Myanmar violence between Buddhists, Muslims threatens reforms
THABYUCHAING, Myanmar — U Abdul Samat spent his life farming the rice paddies that stretched, brilliant green, in all directions. Now he was nearly 90 years old, a great-grandfather who walked with a cane.
He was also a Muslim, and the men who stormed his village with machetes were Buddhists looking for Muslims to kill.
As the mob set fire to more than 100 homes not marked with a Buddhist flag, Abdul’s neighbors took cover at the mosque. But Abdul wasn’t quick enough. According to a survivor, the old man was killed by an assailant who swung a heavy sword into the back of his head.
The attack this month on Myanmar’s coast was the latest in a string of brutal clashes between the country’s Buddhist majority and Muslim minority. The sectarian violence has claimed hundreds of lives, most of them Muslim, and threatens to overshadow the reform effort of President Thein Sein, a former army general who surprised the world three years ago by promising to steer his isolated nation toward democracy.
The reforms had made Myanmar a rare story of optimism, embodied in the 2010 release from house arrest of pro-democracy dissident and Nobel Peace Prize laureate Aung San Suu Kyi. But the violence, which some see as a consequence of the loosening of the police state, now threatens to put Myanmar, also known as Burma, on the map as another example of a country destablized by ethnic and religious rivalry.
Anti-Muslim sentiment has been stoked by a Buddhist political party that views Muslims as a threat and a group of ultranationalist monks who say they are defending the country against an Islamist militant takeover. The monks have called for a boycott of Muslim-owned businesses and are pushing legislation that would prohibit Buddhist women from marrying outside their religion.
The White House, United Nations and human rights groups have urged officials in Myanmar to calm the tension and resettle those made homeless since the bloodshed began in the summer of 2012.
At a congressional hearing in September, Tom Andrews of the U.S.-based rights group United to End Genocide linked the problem to decades of state-sponsored discrimination against Muslims, who make up just 5% of Myanmar’s population of about 55 million.
“The building blocks of genocide are in place,” he said.
In recent months, Thein Sein has met with leaders in both religions and vowed to stop the bloodshed. But as it continues, some have questioned his commitment.
Though Muslims nationwide have been targeted, members of one particular ethnic group, the Rohingya, have borne the brunt of the violence. Like many Buddhists, Thein Sein views the Rohingya Muslims, who live along the border with Bangladesh, as illegal immigrants, even though many have been in Myanmar for generations. Last year he said the only solution to the conflict was to deport or isolate the Rohingya.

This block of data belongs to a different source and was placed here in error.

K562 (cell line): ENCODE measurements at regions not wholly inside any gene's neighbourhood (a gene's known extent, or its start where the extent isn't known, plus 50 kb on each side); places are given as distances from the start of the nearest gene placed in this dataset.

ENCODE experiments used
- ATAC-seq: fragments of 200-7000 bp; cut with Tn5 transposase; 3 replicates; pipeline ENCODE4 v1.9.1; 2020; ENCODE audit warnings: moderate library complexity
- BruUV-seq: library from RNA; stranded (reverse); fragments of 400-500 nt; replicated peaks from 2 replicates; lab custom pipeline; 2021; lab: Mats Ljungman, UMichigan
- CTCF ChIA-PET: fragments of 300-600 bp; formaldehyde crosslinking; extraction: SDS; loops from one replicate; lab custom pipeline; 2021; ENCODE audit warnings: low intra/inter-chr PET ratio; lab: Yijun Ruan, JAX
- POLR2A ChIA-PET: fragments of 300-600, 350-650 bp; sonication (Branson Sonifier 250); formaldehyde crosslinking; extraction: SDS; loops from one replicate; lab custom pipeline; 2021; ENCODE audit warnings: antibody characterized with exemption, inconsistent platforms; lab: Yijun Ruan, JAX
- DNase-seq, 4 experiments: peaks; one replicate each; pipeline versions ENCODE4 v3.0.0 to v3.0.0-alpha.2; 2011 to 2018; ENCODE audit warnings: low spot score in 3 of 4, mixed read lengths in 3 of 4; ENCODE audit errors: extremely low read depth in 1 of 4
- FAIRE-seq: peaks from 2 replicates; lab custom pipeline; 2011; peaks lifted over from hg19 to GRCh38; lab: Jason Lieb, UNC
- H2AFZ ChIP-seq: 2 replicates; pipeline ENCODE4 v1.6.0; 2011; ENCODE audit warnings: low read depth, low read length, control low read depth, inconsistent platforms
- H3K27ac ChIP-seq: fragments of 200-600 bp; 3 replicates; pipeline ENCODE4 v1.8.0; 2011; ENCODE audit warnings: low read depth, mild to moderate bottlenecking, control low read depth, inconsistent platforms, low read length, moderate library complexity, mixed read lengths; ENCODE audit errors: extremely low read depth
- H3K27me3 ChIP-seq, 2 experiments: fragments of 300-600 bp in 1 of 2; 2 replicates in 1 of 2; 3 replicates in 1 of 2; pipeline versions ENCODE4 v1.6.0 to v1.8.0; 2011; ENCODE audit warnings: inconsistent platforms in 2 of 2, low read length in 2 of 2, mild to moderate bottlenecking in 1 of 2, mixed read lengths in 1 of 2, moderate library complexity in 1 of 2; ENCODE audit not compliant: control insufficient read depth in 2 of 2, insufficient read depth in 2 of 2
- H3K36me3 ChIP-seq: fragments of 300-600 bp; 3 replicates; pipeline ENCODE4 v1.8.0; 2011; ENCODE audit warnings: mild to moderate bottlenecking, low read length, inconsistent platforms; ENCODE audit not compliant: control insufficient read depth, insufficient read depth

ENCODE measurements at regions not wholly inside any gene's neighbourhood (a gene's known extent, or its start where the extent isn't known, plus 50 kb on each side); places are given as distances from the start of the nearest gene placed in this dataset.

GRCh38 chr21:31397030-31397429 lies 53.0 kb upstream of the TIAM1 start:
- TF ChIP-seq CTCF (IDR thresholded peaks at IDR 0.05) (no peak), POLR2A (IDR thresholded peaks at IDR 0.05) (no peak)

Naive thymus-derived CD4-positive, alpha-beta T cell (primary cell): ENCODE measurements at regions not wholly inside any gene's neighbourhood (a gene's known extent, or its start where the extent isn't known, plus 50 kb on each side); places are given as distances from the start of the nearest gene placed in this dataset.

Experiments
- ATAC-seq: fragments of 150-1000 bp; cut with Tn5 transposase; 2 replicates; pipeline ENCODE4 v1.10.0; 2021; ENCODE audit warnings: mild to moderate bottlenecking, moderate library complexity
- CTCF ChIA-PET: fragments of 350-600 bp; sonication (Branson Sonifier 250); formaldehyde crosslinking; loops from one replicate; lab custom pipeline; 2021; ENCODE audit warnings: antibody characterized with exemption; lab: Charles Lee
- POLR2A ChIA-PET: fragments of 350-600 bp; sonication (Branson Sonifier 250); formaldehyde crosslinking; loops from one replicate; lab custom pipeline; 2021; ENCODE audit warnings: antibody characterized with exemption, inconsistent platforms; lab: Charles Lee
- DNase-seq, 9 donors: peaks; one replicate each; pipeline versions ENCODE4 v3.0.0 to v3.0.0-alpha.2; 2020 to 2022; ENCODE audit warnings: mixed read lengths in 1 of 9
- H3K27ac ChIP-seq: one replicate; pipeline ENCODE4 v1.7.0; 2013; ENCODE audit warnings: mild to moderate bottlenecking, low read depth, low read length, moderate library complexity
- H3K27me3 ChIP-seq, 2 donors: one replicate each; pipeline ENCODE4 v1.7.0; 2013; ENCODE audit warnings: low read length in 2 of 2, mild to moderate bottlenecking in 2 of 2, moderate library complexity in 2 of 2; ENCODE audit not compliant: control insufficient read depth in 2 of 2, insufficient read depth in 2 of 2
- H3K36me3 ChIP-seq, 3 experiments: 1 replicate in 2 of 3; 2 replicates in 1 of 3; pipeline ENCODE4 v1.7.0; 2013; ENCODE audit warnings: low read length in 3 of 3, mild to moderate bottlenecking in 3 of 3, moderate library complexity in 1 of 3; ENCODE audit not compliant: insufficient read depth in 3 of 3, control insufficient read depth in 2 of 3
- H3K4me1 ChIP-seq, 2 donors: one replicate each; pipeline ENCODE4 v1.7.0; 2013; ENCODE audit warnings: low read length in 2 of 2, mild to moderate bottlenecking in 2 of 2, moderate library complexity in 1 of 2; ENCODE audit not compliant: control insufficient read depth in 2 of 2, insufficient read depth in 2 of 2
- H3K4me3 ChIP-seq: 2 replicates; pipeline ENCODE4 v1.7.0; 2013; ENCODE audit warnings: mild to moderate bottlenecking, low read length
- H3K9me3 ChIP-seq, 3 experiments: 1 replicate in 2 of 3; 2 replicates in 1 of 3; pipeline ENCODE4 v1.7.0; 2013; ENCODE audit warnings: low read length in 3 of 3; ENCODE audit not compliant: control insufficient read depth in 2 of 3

Today, about 140,000 Rohingya reside in squalid displacement camps where work is scarce and movement restricted by armed police. Tens of thousands more have left Myanmar, paying smugglers to sneak them by boat to Malaysia or Thailand.
When the Pakistani Taliban threatened retaliation for the violence against Myanmar’s Muslims last year, some speculated that the conflict might provoke violence by Islamic extremists in other countries. Now some Muslim leaders in Myanmar worry about a homegrown radical movement.
“I’m afraid,” said Rohingya activist Aung Win, looking around a crowded camp. “One day these young men could become terrorists if they have to keep living this way.”
It has been raining for four months straight. Aye Aye Than tries to keep her house dry, but it’s not easy when your roof is made of U.N.-distributed rice sacks and your floor is made of mud.
She and 19 of her relatives have been living in this lean-to since last October, when they and dozens of others fleeing a Buddhist attack on their home boarded a leaky boat to an unknown future. They sailed along the coast all night, eventually docking in the city of Sittwe, where thousands of homeless Muslims had clustered in the camps along the murky banks of the Bay of Bengal.
The conflict that has rippled across Myanmar began here in Rakhine state in 2012 when three Rohingya men were convicted of the rape and murder of a Buddhist woman. A mob of Buddhists pulled 10 Muslims off a bus and beat them to death. Muslims in another part of the state soon attacked Buddhist villagers.